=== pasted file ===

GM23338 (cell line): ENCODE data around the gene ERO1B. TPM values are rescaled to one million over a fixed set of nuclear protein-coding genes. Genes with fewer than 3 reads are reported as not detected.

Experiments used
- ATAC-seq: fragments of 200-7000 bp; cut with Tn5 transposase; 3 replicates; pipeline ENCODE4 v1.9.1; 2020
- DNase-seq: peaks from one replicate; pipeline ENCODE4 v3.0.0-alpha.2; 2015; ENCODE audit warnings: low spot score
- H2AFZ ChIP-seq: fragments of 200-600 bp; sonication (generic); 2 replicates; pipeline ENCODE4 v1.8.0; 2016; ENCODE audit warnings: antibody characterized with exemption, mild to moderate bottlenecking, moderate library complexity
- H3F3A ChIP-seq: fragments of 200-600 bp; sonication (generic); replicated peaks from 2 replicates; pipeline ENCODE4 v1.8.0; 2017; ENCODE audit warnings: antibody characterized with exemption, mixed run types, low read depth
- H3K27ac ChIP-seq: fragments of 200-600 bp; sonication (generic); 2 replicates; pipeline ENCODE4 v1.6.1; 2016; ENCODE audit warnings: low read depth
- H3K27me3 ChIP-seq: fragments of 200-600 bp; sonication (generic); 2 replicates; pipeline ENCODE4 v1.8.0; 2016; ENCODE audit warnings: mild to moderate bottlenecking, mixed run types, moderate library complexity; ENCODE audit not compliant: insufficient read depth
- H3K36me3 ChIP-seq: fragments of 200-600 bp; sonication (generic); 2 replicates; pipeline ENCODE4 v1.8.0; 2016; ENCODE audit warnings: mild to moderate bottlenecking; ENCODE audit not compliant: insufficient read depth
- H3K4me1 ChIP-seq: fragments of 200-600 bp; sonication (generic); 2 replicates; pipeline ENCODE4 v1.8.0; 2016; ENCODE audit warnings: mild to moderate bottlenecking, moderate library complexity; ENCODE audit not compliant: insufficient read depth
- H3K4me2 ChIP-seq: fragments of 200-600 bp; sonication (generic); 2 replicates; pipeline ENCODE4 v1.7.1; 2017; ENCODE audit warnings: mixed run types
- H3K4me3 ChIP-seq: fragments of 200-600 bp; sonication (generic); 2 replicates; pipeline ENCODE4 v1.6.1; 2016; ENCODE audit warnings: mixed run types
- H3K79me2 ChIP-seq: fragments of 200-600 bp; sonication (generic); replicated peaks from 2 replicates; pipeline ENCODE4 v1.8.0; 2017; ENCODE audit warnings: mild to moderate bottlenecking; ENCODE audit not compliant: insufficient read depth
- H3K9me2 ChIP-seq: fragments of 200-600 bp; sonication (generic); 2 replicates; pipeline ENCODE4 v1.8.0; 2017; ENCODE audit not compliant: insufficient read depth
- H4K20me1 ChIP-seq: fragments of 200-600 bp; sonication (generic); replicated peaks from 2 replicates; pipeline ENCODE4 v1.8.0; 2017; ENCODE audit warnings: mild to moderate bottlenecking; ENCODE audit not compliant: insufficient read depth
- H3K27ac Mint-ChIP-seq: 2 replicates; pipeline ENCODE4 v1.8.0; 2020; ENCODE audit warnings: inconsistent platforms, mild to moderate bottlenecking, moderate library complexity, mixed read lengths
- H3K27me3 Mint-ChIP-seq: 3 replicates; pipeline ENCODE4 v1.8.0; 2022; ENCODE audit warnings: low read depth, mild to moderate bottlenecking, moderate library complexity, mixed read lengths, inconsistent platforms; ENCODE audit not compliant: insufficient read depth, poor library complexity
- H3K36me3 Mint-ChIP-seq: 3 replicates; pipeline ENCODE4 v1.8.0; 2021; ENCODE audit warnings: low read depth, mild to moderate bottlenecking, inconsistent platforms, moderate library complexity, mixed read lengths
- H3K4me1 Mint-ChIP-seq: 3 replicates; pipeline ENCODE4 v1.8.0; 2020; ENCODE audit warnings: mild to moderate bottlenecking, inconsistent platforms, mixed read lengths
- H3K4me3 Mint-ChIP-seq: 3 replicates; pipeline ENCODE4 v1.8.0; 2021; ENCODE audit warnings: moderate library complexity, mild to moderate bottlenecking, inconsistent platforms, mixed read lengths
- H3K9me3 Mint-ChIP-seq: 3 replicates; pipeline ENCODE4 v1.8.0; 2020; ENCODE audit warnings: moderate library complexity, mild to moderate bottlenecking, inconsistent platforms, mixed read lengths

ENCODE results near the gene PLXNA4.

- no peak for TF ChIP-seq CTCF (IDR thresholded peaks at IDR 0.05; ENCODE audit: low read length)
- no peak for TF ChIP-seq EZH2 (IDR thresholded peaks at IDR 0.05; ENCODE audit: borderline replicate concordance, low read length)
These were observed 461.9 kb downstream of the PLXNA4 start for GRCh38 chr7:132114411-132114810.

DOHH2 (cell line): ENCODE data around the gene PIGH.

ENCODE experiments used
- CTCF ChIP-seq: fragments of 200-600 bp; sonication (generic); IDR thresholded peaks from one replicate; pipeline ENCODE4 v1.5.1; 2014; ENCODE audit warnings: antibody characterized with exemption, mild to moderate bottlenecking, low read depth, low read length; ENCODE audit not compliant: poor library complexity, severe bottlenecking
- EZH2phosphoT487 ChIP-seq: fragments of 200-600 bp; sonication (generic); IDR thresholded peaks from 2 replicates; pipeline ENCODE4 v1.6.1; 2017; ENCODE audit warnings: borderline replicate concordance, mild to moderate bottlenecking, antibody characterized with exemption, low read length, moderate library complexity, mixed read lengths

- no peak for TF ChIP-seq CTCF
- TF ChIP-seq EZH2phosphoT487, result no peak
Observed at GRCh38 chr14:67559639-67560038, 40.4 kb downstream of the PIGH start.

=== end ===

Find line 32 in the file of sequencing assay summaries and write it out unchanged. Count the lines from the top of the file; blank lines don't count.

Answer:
Observed at GRCh38 chr14:67559639-67560038, 40.4 kb downstream of the PIGH start.